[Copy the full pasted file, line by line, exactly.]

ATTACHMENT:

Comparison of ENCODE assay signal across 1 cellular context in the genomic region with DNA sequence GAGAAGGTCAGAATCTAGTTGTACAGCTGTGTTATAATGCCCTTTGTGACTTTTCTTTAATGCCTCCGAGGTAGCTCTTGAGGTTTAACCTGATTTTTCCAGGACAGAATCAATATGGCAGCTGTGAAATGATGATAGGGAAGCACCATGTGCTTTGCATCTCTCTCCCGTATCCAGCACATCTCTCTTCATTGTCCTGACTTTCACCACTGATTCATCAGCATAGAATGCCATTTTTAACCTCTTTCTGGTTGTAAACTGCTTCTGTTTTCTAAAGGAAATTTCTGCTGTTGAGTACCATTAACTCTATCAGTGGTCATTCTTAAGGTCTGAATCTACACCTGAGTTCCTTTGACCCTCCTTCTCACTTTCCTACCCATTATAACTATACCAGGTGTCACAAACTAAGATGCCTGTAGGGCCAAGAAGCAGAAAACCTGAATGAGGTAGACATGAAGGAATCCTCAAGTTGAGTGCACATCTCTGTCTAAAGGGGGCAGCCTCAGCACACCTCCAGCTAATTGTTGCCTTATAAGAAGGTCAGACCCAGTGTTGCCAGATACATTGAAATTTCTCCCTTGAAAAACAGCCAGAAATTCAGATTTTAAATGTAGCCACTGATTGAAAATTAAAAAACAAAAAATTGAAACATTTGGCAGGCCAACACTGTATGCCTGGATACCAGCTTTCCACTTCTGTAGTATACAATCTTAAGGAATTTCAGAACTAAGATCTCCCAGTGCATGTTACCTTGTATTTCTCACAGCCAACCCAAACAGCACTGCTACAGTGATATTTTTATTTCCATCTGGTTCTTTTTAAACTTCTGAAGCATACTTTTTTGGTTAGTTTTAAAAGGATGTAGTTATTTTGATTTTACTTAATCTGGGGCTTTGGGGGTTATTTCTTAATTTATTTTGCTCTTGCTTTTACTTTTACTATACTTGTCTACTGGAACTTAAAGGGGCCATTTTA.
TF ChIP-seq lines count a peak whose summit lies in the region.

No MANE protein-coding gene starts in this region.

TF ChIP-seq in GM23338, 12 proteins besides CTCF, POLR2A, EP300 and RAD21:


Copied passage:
Comparison of ENCODE assay signal across 1 cellular context in the genomic region with DNA sequence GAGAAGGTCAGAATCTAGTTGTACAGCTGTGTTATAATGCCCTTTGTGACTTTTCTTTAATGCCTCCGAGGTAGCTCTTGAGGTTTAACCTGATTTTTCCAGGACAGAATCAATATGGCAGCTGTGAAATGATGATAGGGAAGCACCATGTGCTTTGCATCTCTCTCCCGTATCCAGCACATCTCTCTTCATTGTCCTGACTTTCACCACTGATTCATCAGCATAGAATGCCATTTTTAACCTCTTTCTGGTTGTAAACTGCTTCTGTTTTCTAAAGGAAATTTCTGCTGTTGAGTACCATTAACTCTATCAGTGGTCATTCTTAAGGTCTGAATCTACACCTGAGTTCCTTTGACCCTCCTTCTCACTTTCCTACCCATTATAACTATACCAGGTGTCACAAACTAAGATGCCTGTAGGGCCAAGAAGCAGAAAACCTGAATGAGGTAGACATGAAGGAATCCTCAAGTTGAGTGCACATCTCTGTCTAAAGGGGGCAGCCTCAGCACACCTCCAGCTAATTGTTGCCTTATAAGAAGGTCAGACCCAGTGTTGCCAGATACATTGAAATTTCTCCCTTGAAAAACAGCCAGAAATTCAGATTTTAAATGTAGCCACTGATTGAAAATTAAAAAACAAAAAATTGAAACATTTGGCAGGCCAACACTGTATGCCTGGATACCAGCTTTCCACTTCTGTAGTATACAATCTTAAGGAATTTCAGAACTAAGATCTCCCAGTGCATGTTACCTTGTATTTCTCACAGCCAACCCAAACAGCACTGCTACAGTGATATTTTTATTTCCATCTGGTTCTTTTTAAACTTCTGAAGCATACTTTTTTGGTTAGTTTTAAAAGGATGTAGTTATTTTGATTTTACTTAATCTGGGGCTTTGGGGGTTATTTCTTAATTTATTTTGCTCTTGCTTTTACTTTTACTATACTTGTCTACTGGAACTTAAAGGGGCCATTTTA.
TF ChIP-seq lines count a peak whose summit lies in the region.

No MANE protein-coding gene starts in this region.

TF ChIP-seq in GM23338, 12 proteins besides CTCF, POLR2A, EP300 and RAD21: